An NDA is used before you sign a contract with anyone. It's a document that allows you to share information freely between two parties so that you can make a decision to work together or not, and then sign your actual contract for work and scope of services.
An example of this would be if a client is looking for someone to create an iTunes app and needs to share their ideas for what they're looking for—but they're not quite sure if you're capable of doing this type of project. If you sign an NDA together, they can divulge all the information without worry that you'll walk away and spill the beans to their competitors but it doesn't lock either of you into an agreement to work together on executing the project.
Can you give your contractor a non-compete?
You might think that asking a contractor to sign a non-compete is pretty standard. After all, you’re just asking them to not sell your trade secrets to the enemy, right?
The short answer is no, by law you cannot restrict who they work for (even a competitor!) unless you want to classify them as an employee. Also, you cannot limit them from creating a competing company in your space, or even taking clients away from you!
A Non-Compete Agreement is a classic component of an employment arrangement and contract therefore, none of our contractor templates include non-compete language. However, all of our templates do include language around keeping your work activities, systems, processes, etc. confidential.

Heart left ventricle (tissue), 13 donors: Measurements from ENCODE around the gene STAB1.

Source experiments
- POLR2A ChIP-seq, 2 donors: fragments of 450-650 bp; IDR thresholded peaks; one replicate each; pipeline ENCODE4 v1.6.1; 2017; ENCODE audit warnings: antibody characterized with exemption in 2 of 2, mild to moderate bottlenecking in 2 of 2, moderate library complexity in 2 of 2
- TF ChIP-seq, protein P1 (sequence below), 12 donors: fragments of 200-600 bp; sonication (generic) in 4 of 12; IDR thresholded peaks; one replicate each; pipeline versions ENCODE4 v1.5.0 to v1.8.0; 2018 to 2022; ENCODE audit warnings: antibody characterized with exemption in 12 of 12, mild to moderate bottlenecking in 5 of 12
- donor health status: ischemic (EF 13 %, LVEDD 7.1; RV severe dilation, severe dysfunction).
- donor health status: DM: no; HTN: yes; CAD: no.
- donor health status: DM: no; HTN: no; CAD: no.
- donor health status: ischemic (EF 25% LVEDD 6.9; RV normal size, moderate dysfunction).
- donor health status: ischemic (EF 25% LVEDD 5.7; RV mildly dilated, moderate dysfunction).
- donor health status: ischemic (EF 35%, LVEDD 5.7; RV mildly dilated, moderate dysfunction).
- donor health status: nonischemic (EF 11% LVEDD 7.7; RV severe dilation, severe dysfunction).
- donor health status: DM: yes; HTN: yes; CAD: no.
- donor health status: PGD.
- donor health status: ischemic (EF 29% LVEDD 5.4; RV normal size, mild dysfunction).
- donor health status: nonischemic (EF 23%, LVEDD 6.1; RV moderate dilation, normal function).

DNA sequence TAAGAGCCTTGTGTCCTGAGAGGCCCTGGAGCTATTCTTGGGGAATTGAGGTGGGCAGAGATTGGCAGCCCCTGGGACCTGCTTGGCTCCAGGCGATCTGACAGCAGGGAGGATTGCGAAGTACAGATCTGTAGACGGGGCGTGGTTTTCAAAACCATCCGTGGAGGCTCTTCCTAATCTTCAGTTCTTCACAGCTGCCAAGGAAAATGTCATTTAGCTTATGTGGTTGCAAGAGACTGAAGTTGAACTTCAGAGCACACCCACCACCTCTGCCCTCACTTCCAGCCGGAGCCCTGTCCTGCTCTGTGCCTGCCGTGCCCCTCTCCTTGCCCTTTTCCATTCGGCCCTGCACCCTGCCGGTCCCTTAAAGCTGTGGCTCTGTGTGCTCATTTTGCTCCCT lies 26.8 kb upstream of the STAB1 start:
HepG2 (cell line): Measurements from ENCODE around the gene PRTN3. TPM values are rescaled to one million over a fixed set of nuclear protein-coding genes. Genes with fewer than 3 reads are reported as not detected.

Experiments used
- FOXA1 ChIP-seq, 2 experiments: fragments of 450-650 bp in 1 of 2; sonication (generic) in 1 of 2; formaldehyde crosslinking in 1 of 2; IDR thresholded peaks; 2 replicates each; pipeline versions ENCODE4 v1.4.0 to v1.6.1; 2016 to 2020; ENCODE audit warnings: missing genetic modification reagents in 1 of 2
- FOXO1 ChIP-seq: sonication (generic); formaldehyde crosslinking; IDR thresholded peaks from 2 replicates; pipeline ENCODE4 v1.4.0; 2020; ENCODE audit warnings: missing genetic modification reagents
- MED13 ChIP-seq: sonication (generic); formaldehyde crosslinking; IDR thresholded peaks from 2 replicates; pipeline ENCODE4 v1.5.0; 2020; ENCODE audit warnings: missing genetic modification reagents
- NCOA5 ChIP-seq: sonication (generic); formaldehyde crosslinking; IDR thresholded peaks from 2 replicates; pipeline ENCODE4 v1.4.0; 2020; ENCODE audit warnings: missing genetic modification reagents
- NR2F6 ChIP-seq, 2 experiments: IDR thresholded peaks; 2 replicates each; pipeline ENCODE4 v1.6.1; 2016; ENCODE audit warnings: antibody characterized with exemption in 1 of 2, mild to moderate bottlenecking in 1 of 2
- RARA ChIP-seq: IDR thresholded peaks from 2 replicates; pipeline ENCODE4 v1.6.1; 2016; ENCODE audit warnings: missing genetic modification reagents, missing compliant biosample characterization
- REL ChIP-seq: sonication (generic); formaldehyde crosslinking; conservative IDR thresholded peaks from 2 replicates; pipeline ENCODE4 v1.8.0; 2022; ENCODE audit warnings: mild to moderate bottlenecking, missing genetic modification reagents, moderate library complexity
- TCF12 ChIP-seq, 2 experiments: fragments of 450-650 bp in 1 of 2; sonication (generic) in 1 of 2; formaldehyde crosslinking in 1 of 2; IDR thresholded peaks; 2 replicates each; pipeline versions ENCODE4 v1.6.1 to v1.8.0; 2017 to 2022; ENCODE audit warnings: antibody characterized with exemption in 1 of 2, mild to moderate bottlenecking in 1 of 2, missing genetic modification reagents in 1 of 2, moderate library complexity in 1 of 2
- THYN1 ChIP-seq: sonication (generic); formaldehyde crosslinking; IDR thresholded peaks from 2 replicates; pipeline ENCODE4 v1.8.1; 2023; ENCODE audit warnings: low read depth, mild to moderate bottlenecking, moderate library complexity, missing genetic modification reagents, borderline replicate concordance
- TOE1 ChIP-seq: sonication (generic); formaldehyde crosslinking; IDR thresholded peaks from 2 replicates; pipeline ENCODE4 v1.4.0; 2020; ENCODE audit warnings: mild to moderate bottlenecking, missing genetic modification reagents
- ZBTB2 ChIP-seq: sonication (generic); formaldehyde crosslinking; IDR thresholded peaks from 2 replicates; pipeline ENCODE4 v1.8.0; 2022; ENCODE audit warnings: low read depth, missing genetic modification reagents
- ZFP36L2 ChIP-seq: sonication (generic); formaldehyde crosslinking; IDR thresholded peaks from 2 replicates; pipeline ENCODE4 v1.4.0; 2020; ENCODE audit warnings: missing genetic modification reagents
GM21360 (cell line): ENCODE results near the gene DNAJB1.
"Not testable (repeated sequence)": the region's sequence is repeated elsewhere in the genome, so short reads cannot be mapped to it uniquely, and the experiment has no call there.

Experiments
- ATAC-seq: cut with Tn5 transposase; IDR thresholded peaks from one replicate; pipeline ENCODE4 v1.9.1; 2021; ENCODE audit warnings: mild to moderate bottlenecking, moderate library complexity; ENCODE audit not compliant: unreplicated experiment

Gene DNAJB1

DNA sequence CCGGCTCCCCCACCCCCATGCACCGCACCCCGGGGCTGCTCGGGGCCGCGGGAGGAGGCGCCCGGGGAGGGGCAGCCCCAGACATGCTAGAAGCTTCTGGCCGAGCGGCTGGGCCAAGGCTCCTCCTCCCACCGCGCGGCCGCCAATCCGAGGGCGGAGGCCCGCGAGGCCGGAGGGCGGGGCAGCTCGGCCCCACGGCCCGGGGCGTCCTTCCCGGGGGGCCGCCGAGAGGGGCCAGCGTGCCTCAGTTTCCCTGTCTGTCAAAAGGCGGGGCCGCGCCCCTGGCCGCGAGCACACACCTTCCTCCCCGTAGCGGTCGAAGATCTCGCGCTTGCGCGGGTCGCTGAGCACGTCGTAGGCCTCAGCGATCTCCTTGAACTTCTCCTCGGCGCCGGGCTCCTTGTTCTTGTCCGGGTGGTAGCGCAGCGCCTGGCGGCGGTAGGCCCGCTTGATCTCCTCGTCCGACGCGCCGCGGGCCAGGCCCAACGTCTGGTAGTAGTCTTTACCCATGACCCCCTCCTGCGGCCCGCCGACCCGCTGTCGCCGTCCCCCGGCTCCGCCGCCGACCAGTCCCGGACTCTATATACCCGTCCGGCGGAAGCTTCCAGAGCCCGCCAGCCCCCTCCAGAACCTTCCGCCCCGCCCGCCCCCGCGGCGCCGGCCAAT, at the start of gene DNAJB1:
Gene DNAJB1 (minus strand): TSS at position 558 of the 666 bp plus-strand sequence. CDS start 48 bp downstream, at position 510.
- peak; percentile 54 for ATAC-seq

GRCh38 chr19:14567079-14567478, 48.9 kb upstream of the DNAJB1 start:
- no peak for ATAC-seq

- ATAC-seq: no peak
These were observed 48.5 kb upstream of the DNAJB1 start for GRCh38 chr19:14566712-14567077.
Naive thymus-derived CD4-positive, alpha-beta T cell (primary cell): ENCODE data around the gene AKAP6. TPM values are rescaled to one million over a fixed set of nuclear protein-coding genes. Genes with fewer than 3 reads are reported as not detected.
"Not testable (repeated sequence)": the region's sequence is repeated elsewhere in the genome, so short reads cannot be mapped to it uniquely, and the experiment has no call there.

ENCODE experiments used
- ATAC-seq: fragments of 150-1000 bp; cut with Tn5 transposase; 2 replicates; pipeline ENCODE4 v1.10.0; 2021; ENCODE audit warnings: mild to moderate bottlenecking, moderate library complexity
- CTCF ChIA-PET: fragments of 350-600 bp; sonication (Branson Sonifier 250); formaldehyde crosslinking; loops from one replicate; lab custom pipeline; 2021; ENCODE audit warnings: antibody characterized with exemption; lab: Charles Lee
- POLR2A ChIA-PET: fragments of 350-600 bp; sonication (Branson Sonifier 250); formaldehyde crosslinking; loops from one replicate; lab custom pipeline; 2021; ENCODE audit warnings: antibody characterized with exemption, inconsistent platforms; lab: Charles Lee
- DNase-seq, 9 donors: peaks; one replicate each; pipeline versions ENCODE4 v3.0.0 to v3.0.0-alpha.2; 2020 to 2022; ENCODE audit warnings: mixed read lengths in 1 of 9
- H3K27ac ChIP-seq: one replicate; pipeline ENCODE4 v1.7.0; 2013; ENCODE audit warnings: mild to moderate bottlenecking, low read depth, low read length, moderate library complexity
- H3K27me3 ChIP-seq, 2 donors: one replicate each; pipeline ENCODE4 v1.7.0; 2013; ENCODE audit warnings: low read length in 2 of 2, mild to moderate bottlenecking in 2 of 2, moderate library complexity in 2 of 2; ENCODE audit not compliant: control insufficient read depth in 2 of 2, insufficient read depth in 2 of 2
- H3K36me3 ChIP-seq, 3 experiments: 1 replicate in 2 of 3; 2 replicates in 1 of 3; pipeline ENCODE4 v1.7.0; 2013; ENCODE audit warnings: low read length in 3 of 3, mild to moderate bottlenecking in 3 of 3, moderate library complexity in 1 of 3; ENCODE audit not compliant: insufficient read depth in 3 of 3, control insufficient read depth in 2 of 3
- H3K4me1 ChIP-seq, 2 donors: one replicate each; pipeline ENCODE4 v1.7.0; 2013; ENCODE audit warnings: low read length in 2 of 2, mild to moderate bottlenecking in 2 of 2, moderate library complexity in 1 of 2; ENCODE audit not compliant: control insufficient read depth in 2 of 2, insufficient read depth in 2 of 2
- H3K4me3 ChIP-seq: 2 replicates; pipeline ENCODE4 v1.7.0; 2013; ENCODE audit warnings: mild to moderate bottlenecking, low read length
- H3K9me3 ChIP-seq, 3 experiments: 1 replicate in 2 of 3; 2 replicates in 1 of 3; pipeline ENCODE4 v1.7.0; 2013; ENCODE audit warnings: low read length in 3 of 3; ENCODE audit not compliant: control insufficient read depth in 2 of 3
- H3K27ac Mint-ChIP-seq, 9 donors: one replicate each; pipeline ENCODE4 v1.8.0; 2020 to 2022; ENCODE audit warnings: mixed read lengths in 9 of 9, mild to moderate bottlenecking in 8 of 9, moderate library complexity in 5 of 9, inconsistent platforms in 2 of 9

Our NDA is a great precursor to any of our client-service provider templates. It is used when considering a new hire and you need to reveal things about how your business works to see if you're a good fit to work together, but you want to keep things confidential.
Well, with non-competes are off the table, what can you do to protect yourself and your business? I personally have focused on building a recognizable brand, offering incentives for my contractors to stay, and even build in a privacy clause!
How do you prevent a former contractor from creating a competing business?
Unfortunately, you cannot prevent contractors from learning the ropes in your business and then have them leave and create a rival company. You can try to prevent them from leaving or mitigate the impact by creating incentives to stay, having a recognizable brand, as well as utilizing a confidentiality clause. This allows you to make sure they are not using anything they learned in your organization to further their own benefit.
As a final note, if you think a non-compete is necessary for the work you do, or you realized you are technically treating your contractors like employees, it might be time to think about offering employment.
I go more in-depth about non-competes and ways to protect yourself in my blog and video which are both linked below!
Blog: The Problem With Non-Competes
Video: Can you give your contractor a non-compete?